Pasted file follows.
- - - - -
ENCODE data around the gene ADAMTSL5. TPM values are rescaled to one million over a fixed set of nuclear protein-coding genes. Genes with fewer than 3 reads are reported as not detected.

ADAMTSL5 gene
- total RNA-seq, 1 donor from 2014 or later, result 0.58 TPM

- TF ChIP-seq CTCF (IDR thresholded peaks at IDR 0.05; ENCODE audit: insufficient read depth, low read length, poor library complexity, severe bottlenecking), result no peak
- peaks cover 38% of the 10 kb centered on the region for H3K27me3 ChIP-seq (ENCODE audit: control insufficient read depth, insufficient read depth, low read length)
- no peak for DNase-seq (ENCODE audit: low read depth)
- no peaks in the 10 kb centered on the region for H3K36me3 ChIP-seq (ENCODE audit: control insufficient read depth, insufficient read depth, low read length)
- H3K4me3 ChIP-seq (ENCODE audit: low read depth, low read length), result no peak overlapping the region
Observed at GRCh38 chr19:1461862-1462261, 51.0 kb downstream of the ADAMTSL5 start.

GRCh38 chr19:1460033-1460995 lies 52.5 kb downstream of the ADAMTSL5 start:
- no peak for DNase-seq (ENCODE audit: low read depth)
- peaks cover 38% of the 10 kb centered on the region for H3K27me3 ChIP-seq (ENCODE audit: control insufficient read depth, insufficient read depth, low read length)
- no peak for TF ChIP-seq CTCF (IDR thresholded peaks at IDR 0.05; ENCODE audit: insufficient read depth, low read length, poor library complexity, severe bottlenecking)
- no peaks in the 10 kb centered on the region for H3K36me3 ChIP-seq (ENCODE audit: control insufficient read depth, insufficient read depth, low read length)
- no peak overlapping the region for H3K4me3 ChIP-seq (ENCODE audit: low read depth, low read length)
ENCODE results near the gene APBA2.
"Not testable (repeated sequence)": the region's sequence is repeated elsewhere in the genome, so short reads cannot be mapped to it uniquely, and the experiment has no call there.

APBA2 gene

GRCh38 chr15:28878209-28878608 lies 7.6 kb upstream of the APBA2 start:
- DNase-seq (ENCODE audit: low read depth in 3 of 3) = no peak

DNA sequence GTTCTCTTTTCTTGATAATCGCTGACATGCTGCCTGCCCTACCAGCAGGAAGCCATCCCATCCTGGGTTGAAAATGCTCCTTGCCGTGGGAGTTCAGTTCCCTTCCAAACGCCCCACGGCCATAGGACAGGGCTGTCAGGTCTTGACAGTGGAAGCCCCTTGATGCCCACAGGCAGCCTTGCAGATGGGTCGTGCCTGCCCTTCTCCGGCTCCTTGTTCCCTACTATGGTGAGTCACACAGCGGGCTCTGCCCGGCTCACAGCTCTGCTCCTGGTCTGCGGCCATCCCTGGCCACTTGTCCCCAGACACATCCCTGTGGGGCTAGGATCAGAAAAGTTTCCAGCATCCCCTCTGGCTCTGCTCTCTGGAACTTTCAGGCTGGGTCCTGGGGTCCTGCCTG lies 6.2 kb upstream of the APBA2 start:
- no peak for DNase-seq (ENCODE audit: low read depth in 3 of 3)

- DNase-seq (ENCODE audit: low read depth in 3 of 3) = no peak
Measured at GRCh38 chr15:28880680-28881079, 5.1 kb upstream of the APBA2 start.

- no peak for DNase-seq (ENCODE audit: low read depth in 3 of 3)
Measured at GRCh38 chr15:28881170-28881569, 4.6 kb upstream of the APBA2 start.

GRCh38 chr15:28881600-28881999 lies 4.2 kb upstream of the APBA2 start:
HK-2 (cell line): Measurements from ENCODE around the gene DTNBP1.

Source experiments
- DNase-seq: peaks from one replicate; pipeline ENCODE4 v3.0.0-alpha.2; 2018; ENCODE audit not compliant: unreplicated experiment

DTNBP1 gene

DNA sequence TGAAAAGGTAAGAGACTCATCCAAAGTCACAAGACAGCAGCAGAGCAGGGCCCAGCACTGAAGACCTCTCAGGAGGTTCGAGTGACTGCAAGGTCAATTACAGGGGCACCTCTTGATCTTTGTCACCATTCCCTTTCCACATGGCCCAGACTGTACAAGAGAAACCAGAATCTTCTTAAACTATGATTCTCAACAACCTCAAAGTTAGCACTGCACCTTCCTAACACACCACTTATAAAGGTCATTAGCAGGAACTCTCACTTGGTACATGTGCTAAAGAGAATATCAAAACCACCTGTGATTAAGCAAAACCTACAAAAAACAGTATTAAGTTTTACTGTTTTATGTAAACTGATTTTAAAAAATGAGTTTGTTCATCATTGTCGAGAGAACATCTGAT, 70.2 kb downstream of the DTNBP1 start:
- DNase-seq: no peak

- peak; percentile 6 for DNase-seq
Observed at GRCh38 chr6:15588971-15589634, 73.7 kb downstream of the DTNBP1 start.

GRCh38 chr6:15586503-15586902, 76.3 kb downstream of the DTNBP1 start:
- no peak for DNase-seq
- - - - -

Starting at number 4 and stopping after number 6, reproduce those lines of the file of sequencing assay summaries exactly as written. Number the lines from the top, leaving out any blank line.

- TF ChIP-seq CTCF (IDR thresholded peaks at IDR 0.05; ENCODE audit: insufficient read depth, low read length, poor library complexity, severe bottlenecking), result no peak
- peaks cover 38% of the 10 kb centered on the region for H3K27me3 ChIP-seq (ENCODE audit: control insufficient read depth, insufficient read depth, low read length)
- no peak for DNase-seq (ENCODE audit: low read depth)